Watch an Incredible Performance of “Take Five” by the Dave Brubeck Quartet (1964)

In 1959, pianist and composer Dave Brubeck “made one of the coolest and best-selling jazz albums of all time,” writes Matt Schudel at The Washington Post. He did so at a time when dozens of other jazz musicians were releasing career-defining records that also changed jazz, almost overnight. Brubeck’s Time Out eventually became a “certified pop hit,” largely thanks to “the infectious quality of its classic instrumental hit, ‘Take Five.’”

It is indeed rare for a song to become both a jazz standard and an instrumental so popular that it’s covered by dozens of artists in dozens of popular genres over six decades, including some reverent ska and dub reggae tributes. “It has certainly shown up in some unjazzy settings over the years,” writes Ted Gioia in The Jazz Standard: A Guide to the Repertoire. The song has been “rapped over and sampled, played by marching bands and sung by choirs… I am sure I will hear it on a cell phone ringtone someday soon.”

The original tune, composed not by Brubeck but longtime saxophonist Paul Desmond, was adapted into more popular forms almost as soon as it came out. In 1961, Brubeck and his wife Iola penned lyrics for a version recorded by Carmen McRae. Al Jarreau adapted this version for a 1977 recording on his Grammy-winning album Look to the Rainbow, which “introduced a new generation of fans to this song. “

Over time “Take Five” may have “lost much of its capacity to surprise," but "it can still delight.” That is no more so the case when we hear as it was originally played by the Dave Brubeck quartet itself, formed in 1951 by Brubeck and Desmond, who first met in Northern California in 1944. After cycling through several rhythm players throughout the early fifties, they found drummer Joe Morello in 1956, then two years later, bassist Eugene Wright, who first joined them for a U.S. State Department tour of Europe and Asia.

While traveling to ostensibly promote U.S. good will, Brubeck and his bandmates also picked up the Eurasian folk music that inspired “Take Five,” with its 5/4 time (which in turn inspired the name). No matter how many times you’ve heard Desmond’s Eastern-inspired melodies over Brubeck’s two-chord blues vamp and Morello’s relentless fills, you can always hear it afresh when the classic quartet plays the song live. Above, see them in one of their absolute greatest performances, a rollicking, dynamic attack in Belgium in 1964 that serves as all the argument one needs for “Take Five”’s greatness.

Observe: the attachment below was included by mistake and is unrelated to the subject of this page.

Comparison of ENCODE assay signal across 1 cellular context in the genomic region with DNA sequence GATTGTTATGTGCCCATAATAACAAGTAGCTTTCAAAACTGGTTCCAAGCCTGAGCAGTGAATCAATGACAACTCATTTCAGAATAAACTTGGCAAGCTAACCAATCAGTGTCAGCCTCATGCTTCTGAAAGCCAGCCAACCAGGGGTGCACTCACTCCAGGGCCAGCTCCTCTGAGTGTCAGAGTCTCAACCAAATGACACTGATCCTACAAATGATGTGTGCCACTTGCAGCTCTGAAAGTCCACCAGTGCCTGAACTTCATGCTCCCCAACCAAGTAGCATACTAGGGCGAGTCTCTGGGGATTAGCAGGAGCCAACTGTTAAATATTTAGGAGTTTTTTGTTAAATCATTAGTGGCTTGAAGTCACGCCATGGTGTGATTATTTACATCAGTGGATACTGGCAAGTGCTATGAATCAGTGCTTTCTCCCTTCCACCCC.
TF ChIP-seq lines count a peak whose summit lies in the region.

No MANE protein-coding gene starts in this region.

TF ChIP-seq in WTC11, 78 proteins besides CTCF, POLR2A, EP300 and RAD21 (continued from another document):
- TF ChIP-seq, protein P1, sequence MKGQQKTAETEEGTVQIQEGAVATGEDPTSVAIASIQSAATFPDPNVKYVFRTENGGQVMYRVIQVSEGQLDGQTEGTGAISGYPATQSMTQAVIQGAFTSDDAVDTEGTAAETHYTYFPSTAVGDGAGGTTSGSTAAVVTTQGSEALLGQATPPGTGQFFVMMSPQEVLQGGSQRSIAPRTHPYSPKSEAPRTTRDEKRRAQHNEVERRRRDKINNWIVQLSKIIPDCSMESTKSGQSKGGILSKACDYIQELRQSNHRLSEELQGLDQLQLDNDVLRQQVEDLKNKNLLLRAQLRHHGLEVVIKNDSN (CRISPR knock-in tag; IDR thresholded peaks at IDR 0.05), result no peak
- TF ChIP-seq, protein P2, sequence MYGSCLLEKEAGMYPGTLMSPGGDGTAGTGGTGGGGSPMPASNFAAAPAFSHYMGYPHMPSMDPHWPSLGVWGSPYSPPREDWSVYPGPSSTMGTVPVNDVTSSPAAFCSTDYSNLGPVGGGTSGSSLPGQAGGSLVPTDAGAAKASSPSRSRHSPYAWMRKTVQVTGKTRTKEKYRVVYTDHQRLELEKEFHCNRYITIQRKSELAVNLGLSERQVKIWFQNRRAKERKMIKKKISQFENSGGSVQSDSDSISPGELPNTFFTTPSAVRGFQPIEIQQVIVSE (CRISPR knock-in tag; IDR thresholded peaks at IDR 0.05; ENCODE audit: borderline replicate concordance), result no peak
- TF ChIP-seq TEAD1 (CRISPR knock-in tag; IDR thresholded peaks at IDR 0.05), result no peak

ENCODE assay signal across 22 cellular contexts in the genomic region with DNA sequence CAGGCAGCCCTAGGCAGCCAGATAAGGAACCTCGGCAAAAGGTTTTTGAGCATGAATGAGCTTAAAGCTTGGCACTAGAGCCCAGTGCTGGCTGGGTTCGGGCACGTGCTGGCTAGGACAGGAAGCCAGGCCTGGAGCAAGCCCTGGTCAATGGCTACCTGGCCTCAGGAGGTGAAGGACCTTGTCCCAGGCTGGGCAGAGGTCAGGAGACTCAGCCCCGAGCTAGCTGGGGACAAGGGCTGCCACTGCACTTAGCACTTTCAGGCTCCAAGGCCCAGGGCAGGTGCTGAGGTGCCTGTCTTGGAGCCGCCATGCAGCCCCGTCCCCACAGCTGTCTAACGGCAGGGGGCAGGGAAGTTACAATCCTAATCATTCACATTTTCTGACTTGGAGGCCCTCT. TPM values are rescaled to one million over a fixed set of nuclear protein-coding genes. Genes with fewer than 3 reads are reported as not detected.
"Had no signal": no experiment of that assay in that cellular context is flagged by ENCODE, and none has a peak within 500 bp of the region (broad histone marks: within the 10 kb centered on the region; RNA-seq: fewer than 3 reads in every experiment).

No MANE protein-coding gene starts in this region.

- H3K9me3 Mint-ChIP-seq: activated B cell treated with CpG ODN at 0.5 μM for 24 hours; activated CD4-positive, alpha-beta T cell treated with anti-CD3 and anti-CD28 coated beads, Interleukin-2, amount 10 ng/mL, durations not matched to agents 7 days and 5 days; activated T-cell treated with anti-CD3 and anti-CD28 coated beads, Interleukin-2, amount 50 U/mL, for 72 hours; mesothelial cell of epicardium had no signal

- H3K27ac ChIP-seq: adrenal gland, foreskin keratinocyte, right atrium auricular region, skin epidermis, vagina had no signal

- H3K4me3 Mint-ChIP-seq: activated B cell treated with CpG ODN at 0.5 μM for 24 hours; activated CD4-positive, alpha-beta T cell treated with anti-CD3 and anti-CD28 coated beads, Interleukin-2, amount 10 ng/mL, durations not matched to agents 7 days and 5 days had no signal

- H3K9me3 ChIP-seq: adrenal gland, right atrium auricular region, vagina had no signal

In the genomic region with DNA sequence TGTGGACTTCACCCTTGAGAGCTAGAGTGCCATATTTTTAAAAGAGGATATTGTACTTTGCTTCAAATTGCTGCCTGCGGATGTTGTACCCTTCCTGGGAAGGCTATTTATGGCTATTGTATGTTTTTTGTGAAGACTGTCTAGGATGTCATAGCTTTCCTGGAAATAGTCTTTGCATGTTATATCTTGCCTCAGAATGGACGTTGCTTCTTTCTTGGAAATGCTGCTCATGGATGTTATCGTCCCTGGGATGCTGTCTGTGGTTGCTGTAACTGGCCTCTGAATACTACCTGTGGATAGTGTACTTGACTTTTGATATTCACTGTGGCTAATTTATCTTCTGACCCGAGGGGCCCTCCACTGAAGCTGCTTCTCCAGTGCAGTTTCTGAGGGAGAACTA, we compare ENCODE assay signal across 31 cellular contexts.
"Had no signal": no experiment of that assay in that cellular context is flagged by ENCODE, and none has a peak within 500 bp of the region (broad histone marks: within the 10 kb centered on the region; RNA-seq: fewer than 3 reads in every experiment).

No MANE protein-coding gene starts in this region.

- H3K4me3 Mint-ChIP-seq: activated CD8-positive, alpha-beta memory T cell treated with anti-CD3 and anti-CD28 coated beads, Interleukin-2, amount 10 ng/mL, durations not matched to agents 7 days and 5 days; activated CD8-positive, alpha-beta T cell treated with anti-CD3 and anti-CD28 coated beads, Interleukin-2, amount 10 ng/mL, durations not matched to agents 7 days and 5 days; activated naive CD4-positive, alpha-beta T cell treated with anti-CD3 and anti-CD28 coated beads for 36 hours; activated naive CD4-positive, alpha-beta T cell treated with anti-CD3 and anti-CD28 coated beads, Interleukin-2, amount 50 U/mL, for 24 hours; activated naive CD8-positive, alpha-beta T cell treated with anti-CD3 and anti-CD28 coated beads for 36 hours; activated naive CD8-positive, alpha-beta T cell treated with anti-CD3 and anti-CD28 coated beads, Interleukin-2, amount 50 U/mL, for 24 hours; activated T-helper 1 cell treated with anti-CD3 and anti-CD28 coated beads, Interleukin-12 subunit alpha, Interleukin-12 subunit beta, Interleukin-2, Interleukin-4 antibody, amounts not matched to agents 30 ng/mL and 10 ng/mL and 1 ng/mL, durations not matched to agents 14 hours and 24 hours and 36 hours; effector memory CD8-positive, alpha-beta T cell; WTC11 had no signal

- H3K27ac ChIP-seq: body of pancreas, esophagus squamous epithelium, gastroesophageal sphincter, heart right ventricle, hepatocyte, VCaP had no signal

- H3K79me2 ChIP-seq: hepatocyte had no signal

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Josh Jones is a writer and musician based in Durham, NC. Follow him at @jdmagness

Revisit the Infamous Rolling Stones Free Festival at Altamont: The Ill-Fated Concert Took Place 50 Years Ago

The Tate-LaBianca murders and the violence at Altamont in 1969 have become emblems of the end of “the notion of spontaneity,” writes Richard Brody at The New Yorker, “the sense that things could happen on their own and that benevolent spirts would prevail. What ended was the idea of the unproduced.” Perhaps it's important to keep in mind that this was only ever an idea, nurtured by those with the means and talent to produce it, and to overshadow, for a time, figures like Manson, a Laurel Canyon hanger-on before he became a cult-leading, spree-killing mastermind.

Likewise, the Hells Angels had been present at the birth of the counterculture. As anyone who’s read Tom Wolfe’s Electric Kool-Aid Acid Test knows, they were regular attendees of Ken Kesey’s Acid Test parties and early Grateful Dead shows, at the same time as the release of the famous 1965 Lynch report, a six-month study detailing the criminal activities of motorcycle gangs in California. Two years later, Hunter S. Thompson’s Hells Angels book would both corroborate and downplay the report's shocking revelations.